Workplace family violence action

5 Dec 2017
Author: Andrea Twaddle

On 25 November, we acknowledged White Ribbon Day, the international day for the elimination of men’s violence against women. Given the high levels of domestic violence in New Zealand, and its devastating impact, is timely that we consider the Victims’ Protection Bill introduced into Parliament earlier this year by Green Party MP, Jan Logie, to help employees who are victims of domestic violence.

The unusual circumstance of unanimous Parliamentary support for the Bill in its first reading is demonstrative of the significant presence and impact of domestic violence in New Zealand and the acknowledgment of the need to support victims of domestic violence.

The Bill, and associated amendments to other legislation, is intended to empower victims of domestic violence, by enabling up to 10 days of paid leave to help organise housing, attend to their children’s needs, counselling, court commitments and consult with lawyers. Flexible working arrangements may also be arranged between the victim and employer.

It is possible that the Victims’ Protection Bill becomes part of the significant employment law reforms proposed by the new Government. However, the provision of paid leave may be more difficult for smaller employers to manage. Issues such as the limit of how many times in a given period an employee can claim domestic violence leave will also need close consideration.

Irrespective of whether support for victims of family violence is legislated for, the issue of domestic violence and its effect can no longer be ignored by employers. Employers are encouraged to consider the introduction of a policy that addresses family violence in the workplace. The development and implementation of workplace policies should be undertaken with specialist advice and training, because despite good intentions, some actions can be counter-productive.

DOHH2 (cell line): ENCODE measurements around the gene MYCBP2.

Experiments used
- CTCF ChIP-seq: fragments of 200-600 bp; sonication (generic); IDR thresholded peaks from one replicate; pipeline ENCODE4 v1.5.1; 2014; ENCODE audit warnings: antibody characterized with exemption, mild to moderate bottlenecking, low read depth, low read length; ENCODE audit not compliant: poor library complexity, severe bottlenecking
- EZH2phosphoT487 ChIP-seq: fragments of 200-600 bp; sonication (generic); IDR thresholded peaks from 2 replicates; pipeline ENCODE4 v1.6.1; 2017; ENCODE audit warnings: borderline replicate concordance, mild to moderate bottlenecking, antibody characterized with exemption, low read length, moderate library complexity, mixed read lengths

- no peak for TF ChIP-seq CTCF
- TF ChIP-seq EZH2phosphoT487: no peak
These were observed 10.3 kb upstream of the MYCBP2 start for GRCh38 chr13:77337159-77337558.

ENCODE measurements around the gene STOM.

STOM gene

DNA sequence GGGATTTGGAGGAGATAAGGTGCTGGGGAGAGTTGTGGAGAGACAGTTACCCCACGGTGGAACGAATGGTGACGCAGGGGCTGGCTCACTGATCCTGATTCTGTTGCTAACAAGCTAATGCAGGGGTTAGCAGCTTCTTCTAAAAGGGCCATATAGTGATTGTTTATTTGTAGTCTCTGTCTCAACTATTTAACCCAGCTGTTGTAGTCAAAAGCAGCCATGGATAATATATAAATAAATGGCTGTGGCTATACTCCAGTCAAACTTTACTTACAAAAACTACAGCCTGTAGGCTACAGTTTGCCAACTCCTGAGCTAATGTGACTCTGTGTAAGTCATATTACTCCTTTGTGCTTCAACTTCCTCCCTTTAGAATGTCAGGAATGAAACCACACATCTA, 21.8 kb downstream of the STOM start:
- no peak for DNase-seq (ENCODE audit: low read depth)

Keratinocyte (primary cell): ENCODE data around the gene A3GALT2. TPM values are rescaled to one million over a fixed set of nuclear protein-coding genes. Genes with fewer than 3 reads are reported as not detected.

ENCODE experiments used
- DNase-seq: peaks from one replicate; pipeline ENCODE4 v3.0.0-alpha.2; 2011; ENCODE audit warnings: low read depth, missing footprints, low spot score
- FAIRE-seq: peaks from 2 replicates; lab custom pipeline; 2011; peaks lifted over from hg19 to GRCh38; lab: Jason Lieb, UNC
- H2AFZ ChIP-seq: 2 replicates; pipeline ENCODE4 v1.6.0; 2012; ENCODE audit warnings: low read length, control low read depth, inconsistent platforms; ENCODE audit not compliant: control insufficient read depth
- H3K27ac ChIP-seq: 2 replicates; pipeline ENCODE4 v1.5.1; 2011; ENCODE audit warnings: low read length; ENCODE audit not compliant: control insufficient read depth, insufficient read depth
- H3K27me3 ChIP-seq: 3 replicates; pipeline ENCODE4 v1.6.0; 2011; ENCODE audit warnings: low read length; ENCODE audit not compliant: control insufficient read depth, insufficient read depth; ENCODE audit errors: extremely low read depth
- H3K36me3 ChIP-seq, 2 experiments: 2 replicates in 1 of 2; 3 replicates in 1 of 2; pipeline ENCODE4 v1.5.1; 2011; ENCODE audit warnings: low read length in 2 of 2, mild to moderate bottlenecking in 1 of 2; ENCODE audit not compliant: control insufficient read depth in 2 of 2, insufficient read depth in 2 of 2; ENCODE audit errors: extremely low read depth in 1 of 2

Steps responsible employers can take include:

  • increasing an understanding of family violence in the workplace;
  • providing staff with information and training (awareness for supervisors of what help is available to employees, and how to respond in a responsible and empathetic way); and
  • developing workplace procedures. For example, how someone experiencing family violence can be supported, such as allowing time off, flexible and/or variable hours, screening calls, access to security when entering and leaving the workplace, access to support agencies and counselling/employee assistance services.

However, without a supportive workplace culture, policies alone will fall short of effective action for those experiencing family violence.

The Bill brings what is traditionally a very private issue into the workplace. Developing a workplace culture that is supportive of those experiencing family violence will require good leaders, and a good understanding of how privacy and confidentiality can be maintained, while individuals are supported.

As a community, we have the ability to provide meaningful changes in the workplace that support those experiencing family violence, by providing economic and employment security and the support to facilitate a victim’s journey out of violence.

(Article first published by the Cambridge News, 1 December 2017

Workplace family violence action
About the Author
Andrea Twaddle
Andrea is an experienced specialist employment lawyer and Director at DTI Lawyers. She advises on contentious and non-contentious employment law issues, including privacy, and health and safety matters. Andrea is AWI-CH qualified, and undertakes complex workplace investigations. She is a member of the national Law Society Employment Law Reform Committee, a former Council Member at the WBOP District Branch of the Law Society, and Coordinator of the WBOP Employment Law Committee. Andrea is a sought-after commentator and speaker on employment law issues at client and industry seminars. She provides specialist, strategic advice to other lawyers, professional advisors and leadership teams. You can contact Andrea at